Showing results for: Food and agriculture policy
A recent paper by Wickramasinghe et al, published in the European Journal of Clinical Nutrition, has quantified the nutritional quality and carbon footprint of meals provided by primary schools in England.
Sustainability and food production represent a major challenge to society, with both consumption and supply sides posing practical and ethical dilemmas. This book shows that food governance issues can occur in many ways and at many points along the food chain. The risks and impacts, particularly with the increasing globalisation of food systems, are often distributed in unequal ways.
This new CSA Guide provides guidance on how to transform agriculture initiatives to become climate-resilient. The site covers the basics (what is CSA and why do we need it?) and offers detailed guidance on CSA planning, finance, and case studies from around the world.
The concept of food and nutrition security has evolved and risen to the top of the international policy agenda over the last decade. Yet it is a complex and multi-faceted issue, requiring a broad and inter-disciplinary perspective for full understanding.
Today sees the launch of a new report published jointly by the Food and Agriculture Organisation (FAO) and the Food Climate Research Network (FCRN) at the University of Oxford. Plates, pyramids and planet evaluates government-issued food-based dietary guidelines from across the globe, looking in particular at whether they make links to environmental sustainability as well as personal health.
Recent agri-food studies, including commodity systems, the political economy of agriculture, regional development, and wider examinations of the rural dimension in economic geography and rural sociology have been confronted by three challenges.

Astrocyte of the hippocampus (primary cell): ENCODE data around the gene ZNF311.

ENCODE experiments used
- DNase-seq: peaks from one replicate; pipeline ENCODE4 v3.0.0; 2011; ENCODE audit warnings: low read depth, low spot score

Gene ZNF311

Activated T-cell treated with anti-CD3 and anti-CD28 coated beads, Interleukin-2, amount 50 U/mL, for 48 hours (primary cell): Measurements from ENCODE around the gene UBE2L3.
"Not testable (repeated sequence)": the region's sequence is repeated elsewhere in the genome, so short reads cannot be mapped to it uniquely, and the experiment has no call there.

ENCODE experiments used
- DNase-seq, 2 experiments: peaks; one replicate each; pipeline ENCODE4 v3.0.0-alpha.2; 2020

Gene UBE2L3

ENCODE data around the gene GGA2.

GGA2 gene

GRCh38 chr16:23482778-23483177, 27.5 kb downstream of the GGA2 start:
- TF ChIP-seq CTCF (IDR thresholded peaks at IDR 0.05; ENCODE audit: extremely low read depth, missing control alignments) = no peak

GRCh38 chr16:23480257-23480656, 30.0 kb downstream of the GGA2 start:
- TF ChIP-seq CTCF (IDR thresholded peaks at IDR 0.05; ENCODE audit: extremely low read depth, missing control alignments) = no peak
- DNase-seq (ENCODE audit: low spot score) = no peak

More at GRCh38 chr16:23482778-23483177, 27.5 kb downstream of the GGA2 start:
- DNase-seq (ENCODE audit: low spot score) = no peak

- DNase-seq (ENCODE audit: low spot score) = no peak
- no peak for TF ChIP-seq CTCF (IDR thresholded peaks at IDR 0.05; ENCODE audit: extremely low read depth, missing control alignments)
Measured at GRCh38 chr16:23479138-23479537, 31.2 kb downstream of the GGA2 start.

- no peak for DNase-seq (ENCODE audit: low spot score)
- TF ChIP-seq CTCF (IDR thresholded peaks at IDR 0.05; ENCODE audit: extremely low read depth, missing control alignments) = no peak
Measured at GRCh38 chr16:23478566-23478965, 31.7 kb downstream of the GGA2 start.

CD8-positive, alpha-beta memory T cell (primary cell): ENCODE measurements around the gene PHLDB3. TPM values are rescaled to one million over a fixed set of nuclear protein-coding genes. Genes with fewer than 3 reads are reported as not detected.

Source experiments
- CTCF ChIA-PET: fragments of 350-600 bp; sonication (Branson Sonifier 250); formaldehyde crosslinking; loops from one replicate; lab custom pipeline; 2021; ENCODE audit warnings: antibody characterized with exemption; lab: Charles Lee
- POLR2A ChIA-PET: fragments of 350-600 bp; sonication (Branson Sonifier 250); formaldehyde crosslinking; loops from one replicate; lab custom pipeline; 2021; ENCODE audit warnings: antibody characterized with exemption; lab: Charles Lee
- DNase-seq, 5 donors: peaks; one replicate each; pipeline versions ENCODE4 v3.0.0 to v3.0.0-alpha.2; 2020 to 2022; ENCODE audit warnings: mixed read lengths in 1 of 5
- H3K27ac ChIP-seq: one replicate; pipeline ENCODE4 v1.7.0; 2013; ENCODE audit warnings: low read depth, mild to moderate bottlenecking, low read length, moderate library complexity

The Health Council of the Netherlands (the Dutch Dietary Guidelines Committee 2015) has published an updated set of Dutch dietary guidelines.
The UK’s official dietary guidelines were updated in March 2016. The Carbon Trust has undertaken a useful analysis of the environmental implications of the new plate. FCRN member John Kazer (Footprint Certification Manager at The Carbon Trust) provides the following summary of the analysis here:
In this correspondence article in The Lancet researchers from Universities of Oxford and Cambridge analyse the conclusions of the Green budget report. The Green budget is an annual report published by the Institute of Fiscal Studies (IFS), ICAEW and the Nuffield foundation, which considers the issues and challenges facing the UK as its Government sets the country’s budget for the coming financial year.
The report Towards a Food Policy by the Netherlands Scientific Council for Government Policy (WRR), an independent think-tank for the Dutch government, assesses the consequences for the Netherlands of the international developments around the food supply system and food consumption patterns.
FAO has released a step-by-step approach to situation appraisal and programme design for nutrition-sensitive agriculture. With its emphasis on operational questions and considerations, it is intended to provide programme planners with practical tools.
Meat consumption in the context of climate change can be regulated in various ways and this interesting (and very clearly written) article uses the example of a hypothetical EU tax on meat consumption. It addresses legal issues concerning three possible designs of a hypothetical EU tax on consumption of domestic and imported meat.
In this commentary, Thomas Hertel of Purdue University argues that typically-used metrics of food security that are based solely on food production and food prices are incomplete, misleading or in some cases, just wrong.
The director of nutrition at the UN’s Food and Agriculture Organisation (FAO) Anna Lartey warns that while addressing problems with undernutrition has long been the main focus of African countries and aid organisations, the increasing challenges related to overweight and obesity are not being given sufficient attention.
The FCRN has previously reported on the controversy over the development of the 2015 US dietary guidelines, and in particular the vociferous debate as to whether they should include sustainability considerations.
This paper published in Marketing Science finds that small price differences at the point of purchase (a so-called excise tax) can be highly effective in shifting consumer demand from high calorie to healthier low calorie alternatives.